Article III. A. (10)(b) of the Employer Benefit Plan states in part:
The Plan Administrator is authorized to promulgate rules and regulations to implement and administer the Plan, and such rules and regulations shall be binding upon all persons dealing with the Beneficiaries claiming benefits under this Plan.
Article III. A. (10)(g) 2. states:
2. The Employer and the UMWA agree that excessive charges and escalating health costs are a joint problem requiring a mutual effort for solution. In any case which a provider attempts to collect excessive charges or charges for services not medically necessary, as defined in the Plan, from a Beneficiary, the Plan Administrator or his agent shall, with the written consent of the Beneficiary, attempt to resolve the matter, either by negotiating a resolution or defending any legal action commenced by the provider. Whether the Plan Administrator or his agent negotiates a resolution of a matter or defends a legal action on a Beneficiary’s behalf, the Beneficiary shall not be responsible for any legal fees, settlements, judgments or other expenses in connection with the case, but may be liable for any services of the provider which are not provided under the Plan. The Plan Administrator or his agent shall have sole control over the conduct of the defense, including the determination of whether the claim should be settled or an adverse determination should be appealed.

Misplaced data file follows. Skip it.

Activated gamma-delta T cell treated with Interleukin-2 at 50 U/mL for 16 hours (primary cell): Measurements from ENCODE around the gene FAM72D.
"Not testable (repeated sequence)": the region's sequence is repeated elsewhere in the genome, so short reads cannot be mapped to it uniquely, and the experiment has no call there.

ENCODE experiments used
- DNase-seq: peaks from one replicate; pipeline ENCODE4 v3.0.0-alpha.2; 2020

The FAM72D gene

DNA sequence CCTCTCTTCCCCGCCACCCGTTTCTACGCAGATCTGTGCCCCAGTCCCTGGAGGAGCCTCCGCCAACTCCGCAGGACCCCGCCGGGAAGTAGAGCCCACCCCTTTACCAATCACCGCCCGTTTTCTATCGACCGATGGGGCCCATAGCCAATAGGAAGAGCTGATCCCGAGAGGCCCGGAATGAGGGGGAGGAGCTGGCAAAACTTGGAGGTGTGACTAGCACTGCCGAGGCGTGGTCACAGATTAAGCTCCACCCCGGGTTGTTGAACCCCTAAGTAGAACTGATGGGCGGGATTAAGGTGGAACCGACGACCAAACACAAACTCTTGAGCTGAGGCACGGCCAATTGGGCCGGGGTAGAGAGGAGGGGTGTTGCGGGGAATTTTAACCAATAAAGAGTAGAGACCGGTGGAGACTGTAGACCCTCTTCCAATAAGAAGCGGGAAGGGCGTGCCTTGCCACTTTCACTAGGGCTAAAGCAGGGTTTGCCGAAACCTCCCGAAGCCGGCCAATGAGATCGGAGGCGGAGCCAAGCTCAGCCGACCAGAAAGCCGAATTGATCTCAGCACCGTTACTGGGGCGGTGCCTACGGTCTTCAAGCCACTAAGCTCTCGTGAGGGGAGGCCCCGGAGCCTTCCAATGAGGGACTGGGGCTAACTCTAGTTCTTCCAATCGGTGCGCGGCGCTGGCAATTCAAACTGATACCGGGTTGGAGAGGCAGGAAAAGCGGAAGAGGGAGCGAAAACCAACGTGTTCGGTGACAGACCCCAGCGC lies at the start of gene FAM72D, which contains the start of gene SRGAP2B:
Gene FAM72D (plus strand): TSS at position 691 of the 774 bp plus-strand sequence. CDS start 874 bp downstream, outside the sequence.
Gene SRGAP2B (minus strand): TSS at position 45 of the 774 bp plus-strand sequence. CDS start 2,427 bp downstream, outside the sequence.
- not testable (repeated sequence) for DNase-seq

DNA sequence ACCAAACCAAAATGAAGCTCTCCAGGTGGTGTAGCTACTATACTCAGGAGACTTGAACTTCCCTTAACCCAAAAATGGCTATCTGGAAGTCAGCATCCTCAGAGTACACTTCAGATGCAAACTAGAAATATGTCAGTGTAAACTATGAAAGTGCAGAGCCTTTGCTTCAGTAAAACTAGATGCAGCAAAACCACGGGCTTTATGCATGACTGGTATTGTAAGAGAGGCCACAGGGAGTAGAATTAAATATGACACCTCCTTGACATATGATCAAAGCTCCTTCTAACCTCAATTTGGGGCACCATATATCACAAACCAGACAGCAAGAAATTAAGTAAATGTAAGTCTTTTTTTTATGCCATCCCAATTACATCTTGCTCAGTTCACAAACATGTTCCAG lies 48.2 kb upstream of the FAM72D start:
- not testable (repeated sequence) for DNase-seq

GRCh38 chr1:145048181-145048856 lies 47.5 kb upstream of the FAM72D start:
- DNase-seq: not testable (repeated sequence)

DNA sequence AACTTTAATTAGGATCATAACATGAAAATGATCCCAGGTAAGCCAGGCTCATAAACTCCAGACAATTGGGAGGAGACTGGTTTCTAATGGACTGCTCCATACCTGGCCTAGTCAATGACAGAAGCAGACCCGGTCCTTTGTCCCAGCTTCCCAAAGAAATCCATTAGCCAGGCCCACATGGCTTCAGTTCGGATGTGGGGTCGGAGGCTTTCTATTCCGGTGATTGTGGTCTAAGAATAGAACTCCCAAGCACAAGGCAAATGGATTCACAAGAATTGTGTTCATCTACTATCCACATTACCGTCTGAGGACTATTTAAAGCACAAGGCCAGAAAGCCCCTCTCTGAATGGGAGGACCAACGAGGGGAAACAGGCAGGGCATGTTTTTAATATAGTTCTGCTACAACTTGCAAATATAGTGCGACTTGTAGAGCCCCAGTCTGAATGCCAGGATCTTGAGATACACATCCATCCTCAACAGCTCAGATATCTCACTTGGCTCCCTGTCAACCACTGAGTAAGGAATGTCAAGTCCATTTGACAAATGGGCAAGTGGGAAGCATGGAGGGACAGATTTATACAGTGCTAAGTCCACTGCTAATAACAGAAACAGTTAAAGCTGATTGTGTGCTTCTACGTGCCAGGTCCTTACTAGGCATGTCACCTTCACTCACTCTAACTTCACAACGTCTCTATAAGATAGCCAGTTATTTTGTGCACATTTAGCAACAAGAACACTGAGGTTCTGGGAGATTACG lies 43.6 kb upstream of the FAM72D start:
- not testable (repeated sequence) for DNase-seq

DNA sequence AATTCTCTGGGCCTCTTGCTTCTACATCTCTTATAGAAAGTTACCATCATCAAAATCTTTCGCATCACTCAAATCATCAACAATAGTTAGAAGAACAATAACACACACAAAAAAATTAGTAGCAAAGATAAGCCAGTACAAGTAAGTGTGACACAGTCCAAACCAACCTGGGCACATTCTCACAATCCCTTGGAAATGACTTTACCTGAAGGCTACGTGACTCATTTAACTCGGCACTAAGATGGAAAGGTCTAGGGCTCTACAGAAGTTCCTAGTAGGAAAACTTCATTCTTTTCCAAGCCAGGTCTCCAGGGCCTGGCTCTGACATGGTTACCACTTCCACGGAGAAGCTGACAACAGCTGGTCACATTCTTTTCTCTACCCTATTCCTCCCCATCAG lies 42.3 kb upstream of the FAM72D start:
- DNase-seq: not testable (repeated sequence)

Article III. A. (11)(a) of the Employer Benefit Plan states in part:
In addition to the specific exclusions otherwise contained in the Plan, benefits are also not provided for the following:
12. Excessive charges.